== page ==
Obama Brings His 'MaGIC' to Malaysia's Mega Startup Weekend
For many people, listening to “Do You Believe in Magic” on repeat for several hours could be quite unbearable.
But in Malaysia, the audience cheered and reveled as the song accompanied the official launch of the Malaysia Global Innovation and Creativity Center (MaGIC) on April 27.
MaGIC will be a one-stop center for entrepreneurs--everything from incubators, access to venture funds, legal help and support for product development. Seattle-based UP Global’s new Southeast Asia offices will be housed in this center, along with a satellite of Stanford University’s Center for Professional Development. Adam Stelle, VP at UP Global, recognizes that "Malaysia is quickly emerging as a hub of startup activity throughout Southeast Asia, with incredible support for new entrepreneurs coming from both public and private sectors."
The Malaysian government sees entrepreneurship as one path towards bringing more prosperity to its people. 1MeT, an initiative from the Ministry of Finance, for example, has catalogued over 10,000 local entrepreneurs in a database since it began tracking in 2013. 1MET hopes to support an ambitious 5,000 young entrepreneurs yearly, some of whom will be involved in edtech.
The event also marked the beginning of Mega Startup Weekend, a four-day event that brought together over 300 entrepreneurs from Malaysia, Singapore and surrounding countries. They competed across three strands: gaming, e-commerce and education. Organizers Anthony David and Dash Dhakshinamoorthy brought in eighteen experienced mentors from six continents to facilitate the event. (Disclosure: I was the lead education global facilitator.)
History in the Making
It was also a historical moment: among the speakers was President Obama, the first sitting US president to visit Malaysia in 48 years. “We are here because we have a shared commitment to fostering the spirit of entrepreneurship, especially among our young people, ” shared Obama in his opening remarks. “The dreams and talents of these young people help to fuel our economies and create jobs, and they also bring our countries closer together.”
Also in attendance was the top brass from the Malaysian government. “Think big and do not be satisfied with being successful at home,” said Prime Minister Najib Razak. He further urged the entrepreneurs to “step back and ask themselves if what they are doing is having an impact.”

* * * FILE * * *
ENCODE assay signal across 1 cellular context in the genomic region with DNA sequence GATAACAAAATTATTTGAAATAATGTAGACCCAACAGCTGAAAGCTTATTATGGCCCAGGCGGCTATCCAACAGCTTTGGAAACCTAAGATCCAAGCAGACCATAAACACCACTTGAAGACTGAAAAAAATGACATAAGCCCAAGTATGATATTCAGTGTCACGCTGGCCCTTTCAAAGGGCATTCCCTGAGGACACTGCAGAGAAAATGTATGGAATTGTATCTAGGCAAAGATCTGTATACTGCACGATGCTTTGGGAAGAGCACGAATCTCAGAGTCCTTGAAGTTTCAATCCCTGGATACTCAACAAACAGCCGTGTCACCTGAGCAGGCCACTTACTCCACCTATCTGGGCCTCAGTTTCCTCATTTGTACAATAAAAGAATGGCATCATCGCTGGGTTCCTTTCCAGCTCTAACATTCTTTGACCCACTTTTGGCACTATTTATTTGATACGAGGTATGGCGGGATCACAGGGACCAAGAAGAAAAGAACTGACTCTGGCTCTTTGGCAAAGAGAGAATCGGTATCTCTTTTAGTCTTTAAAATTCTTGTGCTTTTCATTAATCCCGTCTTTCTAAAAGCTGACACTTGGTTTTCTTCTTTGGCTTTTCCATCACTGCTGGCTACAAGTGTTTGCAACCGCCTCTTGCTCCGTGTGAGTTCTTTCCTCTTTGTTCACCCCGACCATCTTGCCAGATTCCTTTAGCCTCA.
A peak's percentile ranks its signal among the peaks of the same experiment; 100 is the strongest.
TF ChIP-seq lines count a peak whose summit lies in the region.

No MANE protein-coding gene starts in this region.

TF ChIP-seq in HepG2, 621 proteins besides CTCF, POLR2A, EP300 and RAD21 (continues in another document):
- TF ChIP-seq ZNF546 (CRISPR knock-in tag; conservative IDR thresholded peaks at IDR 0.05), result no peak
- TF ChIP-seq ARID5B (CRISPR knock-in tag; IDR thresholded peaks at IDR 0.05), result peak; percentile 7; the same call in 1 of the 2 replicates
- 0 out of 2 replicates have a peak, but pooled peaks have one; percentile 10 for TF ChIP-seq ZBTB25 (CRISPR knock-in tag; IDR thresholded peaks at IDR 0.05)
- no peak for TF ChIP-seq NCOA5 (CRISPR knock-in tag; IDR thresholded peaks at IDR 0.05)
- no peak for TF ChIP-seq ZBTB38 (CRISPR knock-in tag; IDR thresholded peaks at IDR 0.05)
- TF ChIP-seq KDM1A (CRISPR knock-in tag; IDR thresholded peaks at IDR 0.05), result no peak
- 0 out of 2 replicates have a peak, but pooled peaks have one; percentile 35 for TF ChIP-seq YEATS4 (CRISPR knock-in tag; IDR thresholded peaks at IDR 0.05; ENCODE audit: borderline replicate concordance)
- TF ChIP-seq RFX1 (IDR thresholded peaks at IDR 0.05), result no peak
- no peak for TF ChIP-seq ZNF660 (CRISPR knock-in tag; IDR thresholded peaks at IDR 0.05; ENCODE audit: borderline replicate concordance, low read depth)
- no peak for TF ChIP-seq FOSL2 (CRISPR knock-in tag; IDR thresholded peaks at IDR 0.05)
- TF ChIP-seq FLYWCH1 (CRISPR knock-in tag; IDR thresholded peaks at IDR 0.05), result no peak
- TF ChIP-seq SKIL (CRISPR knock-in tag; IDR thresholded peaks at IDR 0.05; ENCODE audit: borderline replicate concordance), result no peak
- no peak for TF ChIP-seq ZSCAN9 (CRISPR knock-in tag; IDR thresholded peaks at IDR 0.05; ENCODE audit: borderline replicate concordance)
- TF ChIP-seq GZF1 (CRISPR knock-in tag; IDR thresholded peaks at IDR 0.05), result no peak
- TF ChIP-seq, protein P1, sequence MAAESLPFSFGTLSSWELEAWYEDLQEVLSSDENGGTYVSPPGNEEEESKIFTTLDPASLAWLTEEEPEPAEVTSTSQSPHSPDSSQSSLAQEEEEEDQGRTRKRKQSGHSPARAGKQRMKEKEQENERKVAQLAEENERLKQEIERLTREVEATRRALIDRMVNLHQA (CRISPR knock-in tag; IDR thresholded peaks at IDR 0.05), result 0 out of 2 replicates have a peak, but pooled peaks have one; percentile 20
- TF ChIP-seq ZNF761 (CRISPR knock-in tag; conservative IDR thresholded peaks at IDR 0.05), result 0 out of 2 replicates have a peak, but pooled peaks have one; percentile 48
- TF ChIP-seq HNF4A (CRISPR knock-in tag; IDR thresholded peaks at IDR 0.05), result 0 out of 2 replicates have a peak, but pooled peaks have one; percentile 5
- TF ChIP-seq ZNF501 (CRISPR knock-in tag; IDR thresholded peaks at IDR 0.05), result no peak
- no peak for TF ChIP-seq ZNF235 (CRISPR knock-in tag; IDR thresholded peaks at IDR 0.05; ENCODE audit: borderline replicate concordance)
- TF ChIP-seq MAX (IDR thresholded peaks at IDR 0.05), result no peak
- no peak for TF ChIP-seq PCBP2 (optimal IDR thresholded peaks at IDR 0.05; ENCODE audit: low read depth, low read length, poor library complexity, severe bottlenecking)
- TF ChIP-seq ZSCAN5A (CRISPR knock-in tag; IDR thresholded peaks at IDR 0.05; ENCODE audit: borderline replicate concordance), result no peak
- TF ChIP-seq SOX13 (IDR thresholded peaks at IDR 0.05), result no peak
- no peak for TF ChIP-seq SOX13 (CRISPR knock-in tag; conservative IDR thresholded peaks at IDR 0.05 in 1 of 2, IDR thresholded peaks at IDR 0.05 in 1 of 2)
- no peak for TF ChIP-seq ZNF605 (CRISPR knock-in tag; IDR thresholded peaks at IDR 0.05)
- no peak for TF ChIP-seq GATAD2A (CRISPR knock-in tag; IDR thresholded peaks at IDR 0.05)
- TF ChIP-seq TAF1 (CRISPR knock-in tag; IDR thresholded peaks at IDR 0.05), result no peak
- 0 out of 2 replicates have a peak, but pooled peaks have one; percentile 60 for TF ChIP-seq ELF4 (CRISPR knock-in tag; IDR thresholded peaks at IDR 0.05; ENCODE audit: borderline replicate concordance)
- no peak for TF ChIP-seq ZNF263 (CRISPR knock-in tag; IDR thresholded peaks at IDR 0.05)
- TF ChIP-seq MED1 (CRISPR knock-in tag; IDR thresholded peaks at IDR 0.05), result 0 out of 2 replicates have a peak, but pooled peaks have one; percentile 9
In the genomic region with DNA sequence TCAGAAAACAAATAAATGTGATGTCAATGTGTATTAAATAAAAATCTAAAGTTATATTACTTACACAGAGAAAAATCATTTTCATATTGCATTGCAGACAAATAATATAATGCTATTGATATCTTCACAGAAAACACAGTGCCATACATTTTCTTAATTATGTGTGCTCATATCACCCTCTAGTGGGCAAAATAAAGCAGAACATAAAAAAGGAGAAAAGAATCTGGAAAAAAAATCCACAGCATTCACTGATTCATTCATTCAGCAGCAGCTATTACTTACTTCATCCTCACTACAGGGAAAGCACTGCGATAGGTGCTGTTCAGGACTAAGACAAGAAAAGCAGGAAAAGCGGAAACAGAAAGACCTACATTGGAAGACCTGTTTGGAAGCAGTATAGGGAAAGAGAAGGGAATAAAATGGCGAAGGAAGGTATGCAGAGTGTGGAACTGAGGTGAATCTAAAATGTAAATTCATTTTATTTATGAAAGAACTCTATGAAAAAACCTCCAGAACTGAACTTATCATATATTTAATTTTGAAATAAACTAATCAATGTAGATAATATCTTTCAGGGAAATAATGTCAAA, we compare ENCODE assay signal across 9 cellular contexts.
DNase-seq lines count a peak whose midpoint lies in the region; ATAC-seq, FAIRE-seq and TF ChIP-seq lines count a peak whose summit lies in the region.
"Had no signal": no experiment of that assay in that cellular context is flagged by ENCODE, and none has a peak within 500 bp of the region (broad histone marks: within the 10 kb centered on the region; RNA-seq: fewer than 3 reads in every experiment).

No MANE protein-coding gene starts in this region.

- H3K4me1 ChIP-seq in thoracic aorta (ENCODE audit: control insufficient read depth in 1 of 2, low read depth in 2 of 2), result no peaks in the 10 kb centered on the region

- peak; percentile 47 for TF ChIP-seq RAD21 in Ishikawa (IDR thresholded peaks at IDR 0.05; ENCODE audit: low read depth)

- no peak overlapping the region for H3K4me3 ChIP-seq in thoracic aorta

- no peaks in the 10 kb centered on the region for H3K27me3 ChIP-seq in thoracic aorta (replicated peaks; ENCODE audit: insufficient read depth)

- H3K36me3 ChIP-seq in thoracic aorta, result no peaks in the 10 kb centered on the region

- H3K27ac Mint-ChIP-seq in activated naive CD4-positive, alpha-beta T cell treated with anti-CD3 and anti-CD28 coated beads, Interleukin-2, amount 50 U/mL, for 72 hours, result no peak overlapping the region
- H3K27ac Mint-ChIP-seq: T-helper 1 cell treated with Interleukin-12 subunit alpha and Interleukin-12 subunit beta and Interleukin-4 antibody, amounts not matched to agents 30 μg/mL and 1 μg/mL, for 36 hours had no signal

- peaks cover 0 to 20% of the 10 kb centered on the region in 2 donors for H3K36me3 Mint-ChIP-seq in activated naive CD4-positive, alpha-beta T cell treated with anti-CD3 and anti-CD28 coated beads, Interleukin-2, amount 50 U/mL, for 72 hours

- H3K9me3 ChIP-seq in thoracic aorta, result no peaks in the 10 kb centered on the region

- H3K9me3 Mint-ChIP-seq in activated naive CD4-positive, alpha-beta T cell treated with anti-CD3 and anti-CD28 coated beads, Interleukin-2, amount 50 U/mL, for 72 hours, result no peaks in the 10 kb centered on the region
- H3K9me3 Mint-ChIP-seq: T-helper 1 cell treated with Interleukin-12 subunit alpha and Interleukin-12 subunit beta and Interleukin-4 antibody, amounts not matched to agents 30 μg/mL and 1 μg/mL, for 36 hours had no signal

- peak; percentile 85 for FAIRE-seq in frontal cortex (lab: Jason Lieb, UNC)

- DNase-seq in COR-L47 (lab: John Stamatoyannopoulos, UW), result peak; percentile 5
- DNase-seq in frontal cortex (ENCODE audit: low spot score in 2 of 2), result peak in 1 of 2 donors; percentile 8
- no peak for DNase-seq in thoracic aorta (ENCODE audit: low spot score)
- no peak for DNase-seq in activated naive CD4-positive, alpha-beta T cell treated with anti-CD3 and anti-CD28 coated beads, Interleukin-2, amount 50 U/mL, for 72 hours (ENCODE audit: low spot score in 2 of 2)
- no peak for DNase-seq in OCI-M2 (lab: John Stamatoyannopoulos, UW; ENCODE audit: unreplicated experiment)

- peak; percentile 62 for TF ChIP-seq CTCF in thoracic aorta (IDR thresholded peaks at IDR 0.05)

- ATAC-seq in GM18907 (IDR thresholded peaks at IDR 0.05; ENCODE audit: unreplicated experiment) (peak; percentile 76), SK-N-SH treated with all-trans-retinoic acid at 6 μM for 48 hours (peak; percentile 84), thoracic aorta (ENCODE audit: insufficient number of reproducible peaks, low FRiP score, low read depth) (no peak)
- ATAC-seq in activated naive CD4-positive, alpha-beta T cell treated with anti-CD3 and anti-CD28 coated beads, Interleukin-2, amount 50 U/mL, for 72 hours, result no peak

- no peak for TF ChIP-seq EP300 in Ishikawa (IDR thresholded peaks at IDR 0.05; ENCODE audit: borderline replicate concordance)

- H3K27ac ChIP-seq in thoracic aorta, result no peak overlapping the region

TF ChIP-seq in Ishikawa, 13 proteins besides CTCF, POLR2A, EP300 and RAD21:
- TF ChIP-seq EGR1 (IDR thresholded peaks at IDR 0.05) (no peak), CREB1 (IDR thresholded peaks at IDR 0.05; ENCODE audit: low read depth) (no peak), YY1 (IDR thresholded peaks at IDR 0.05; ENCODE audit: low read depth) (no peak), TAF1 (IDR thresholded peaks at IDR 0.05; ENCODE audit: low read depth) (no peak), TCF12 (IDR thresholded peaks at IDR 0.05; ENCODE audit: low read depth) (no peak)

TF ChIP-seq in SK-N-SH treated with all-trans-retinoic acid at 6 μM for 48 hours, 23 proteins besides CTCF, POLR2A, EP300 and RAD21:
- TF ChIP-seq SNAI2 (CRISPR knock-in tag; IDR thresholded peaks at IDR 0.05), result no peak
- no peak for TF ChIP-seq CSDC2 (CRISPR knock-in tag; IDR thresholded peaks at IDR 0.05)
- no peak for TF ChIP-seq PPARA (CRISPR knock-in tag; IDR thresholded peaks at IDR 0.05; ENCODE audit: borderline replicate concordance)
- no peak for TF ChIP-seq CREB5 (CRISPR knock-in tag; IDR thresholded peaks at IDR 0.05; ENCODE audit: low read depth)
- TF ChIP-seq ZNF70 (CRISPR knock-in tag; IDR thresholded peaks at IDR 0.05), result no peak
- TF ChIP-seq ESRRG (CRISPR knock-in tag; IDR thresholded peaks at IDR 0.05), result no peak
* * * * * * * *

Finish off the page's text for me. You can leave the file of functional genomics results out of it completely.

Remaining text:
Secretary General Tan Sri Dr Irwan also urged that “entrepreneurship is not only about making profit but more importantly giving back.”
There’s no greater opportunity for entrepreneurs to give back than in education, and ten teams took up the challenge. The problems they tackled were striking in their similarity to those addressed in US Startup Weekend Education events: mentoring networks, college and career guidance, badging of non-credited skills, gamifying learning, online courses, financial literacy, and a creative question generator.
The teams also faced similar challenges: the users aren’t often the same as the buyers, the need for deep domain expertise, and trying to navigate a complex (and often political) sales cycle in education. Many teams chose to create direct-to-consumer tools, rather than creating products sold directly to schools. Others addressed broader education issues like startup legal advice, employee rights resource and a pregnancy app (Sayang, the second place winner).
Edvenue, the winning education team, tackled a direct classroom issue by creating a platform for teachers to share resources with one another. Several of this team’s members had the privilege of meeting with Obama during his town hall meeting with young Malaysians.
As the education technology industry takes off around the world, many countries pay close attention to the U.S., where the edtech industry has received considerable attention from venture capital and the press alike.
Non-US entrepreneurs will often model local products on US-based companies, making adjustments to meet local needs. Sometimes they have the advantage from being able to learn from mistakes made by their counterparts in the U.S., which helps them develop their products and businesses more efficiently.
“Participating in events like SW Mega Malaysia is important because we learn from local entrepreneurs and regular folks,” states Amsterdam-based, Australian-born global Startup Weekend facilitator, Dwight Gunning. “I gain a deeper appreciation for regional challenges, opportunities and developments which is essential and often triggers new ideas.” (Gunning’s edtech company, Beagle, is still in beta.)
As the same time, overseas markets offer a promising opportunity for those struggling to find a foothold in the U.S, where the market is saturated with companies offering similar tools and services. Companies like New York-based Schoology, for example, have considerable user bases in places like Malaysia and abroad.
Like social media, the best solutions are ones that work across borders and serve a variety of needs. At the end of the four days, it was clear: Despite all the cultural and language differences throughout the world, the need to improve learning opportunities for people across all ages and backgrounds is a united effort.